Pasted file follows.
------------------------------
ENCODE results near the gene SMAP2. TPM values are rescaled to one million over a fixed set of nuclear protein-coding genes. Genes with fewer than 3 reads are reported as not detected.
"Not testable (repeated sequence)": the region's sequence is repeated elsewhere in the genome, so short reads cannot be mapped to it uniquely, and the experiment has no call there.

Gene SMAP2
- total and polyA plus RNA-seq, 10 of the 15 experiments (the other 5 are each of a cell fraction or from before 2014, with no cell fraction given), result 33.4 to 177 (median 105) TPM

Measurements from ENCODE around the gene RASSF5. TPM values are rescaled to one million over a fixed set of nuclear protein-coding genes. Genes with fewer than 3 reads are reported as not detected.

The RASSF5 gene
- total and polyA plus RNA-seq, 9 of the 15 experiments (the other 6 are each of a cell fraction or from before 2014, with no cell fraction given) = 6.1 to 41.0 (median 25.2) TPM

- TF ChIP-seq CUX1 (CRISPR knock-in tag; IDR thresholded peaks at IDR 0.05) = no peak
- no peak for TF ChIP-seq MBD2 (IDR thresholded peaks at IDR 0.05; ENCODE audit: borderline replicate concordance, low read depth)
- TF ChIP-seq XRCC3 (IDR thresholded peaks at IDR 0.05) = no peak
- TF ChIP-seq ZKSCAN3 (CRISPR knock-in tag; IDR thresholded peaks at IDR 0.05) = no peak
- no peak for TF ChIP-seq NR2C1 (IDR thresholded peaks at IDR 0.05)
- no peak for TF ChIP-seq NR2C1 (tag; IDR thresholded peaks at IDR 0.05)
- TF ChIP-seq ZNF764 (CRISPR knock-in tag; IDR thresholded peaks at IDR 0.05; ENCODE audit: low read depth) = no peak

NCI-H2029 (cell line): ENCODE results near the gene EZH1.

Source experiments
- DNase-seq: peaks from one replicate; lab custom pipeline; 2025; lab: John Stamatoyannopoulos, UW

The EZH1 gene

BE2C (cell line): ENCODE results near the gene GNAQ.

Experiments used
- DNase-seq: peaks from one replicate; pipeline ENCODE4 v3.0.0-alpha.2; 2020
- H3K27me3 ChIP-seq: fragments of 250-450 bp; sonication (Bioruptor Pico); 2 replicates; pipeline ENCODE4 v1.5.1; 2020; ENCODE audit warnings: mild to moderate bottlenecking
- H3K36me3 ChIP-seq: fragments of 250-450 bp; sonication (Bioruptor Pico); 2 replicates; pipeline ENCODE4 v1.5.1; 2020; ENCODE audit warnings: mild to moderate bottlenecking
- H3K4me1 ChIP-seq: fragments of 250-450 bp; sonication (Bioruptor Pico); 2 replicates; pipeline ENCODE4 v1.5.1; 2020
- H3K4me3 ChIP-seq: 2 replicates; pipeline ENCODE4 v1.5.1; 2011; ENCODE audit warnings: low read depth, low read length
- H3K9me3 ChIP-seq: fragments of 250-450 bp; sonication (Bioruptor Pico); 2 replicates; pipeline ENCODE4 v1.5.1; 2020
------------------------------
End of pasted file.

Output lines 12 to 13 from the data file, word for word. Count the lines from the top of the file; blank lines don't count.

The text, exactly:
- no peak for TF ChIP-seq NR2C1 (IDR thresholded peaks at IDR 0.05)
- no peak for TF ChIP-seq NR2C1 (tag; IDR thresholded peaks at IDR 0.05)